Special Report

This Is What Most People Will Be Ordering in 2020

Some food fads come and go relatively quickly (when’s the last time you opened a package of SnackWells, or ordered blackened redfish at a restaurant?). Others arrive on the scene, quite possibly overstay their welcome, but somehow just don’t ever go away. We’re looking at you, pumpkin spice.

The fact is that we still regularly enjoy many (if not quite all) of the comestibles that were the biggest food fads of the past 50 years.

The popular food delivery service Uber Eats, which completed its billionth delivery in 2019, recently recapped the year with some off-the-wall statistics, reporting, for instance, that the amount of sushi they delivered weighed almost as much as eight humpback whales. 

Uber Eats also offered some general observations about the international food and drink scene — revealing, among other things, that Toronto was the most caffeinated city, accounting for more coffee orders than any other. (It was perhaps not a coincidence, then, that the University of Toronto published a study earlier this year finding that merely thinking about coffee, as opposed to actually drinking it, could cause our minds to become more alert.)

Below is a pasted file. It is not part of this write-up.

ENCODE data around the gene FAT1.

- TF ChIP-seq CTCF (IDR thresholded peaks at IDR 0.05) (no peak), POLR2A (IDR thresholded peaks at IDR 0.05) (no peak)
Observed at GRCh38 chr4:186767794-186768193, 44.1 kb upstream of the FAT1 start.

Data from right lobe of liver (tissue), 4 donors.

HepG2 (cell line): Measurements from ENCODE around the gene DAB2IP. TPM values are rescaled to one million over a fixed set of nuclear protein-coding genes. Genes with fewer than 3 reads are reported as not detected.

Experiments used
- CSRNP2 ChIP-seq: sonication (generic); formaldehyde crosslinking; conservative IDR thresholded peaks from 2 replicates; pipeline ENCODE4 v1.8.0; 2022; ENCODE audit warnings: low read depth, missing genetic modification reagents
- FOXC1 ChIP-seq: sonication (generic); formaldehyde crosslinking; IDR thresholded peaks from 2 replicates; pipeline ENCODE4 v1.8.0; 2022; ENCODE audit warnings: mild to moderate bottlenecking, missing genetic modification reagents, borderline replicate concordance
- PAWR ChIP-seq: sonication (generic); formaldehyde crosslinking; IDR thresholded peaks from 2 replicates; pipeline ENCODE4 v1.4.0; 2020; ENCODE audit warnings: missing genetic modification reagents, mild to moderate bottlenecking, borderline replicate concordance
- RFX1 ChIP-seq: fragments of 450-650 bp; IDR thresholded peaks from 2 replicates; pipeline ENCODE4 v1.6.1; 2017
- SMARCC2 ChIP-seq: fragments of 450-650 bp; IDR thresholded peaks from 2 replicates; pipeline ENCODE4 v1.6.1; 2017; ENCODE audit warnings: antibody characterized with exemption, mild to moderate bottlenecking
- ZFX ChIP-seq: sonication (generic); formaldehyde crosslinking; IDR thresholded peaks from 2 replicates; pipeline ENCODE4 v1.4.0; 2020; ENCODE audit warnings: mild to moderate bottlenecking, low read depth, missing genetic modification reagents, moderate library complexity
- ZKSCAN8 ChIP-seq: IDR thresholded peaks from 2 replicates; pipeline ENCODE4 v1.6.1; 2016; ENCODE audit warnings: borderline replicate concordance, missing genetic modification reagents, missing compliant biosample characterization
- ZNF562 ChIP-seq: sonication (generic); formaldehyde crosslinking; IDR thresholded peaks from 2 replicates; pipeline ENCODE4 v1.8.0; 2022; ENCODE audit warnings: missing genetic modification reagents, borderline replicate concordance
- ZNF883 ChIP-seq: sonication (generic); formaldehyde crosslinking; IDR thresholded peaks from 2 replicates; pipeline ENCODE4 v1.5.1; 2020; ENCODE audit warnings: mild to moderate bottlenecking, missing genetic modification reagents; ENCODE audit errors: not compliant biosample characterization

In addition to looking back over 2019, though, they also offered a list of “food searches [that] are accelerating in popularity on Uber Eats,” uncovering “a few key trends rising to the top as we approach the new decade.” These are presumably things, then, that we’ll be ordering more of in the coming 12 months.

Some of them are “faves [that] are here to stay,” according to Uber Eats, while others are, let’s say, specialized. And a few seem to relate more to wellness than gastronomy.

Click here to see what you will be ordering in 2020.

Interestingly, only one of the items on the Uber Eats list — Brussels sprouts — also appears on a parallel list recently released by its competitor, DoorDash, enumerating what that food-delivery services identifies as the top 15 foods on the rise for 2020

Whether this suggests that the two operations have substantially different clienteles, or just different ways of crunching the data, is an open question.

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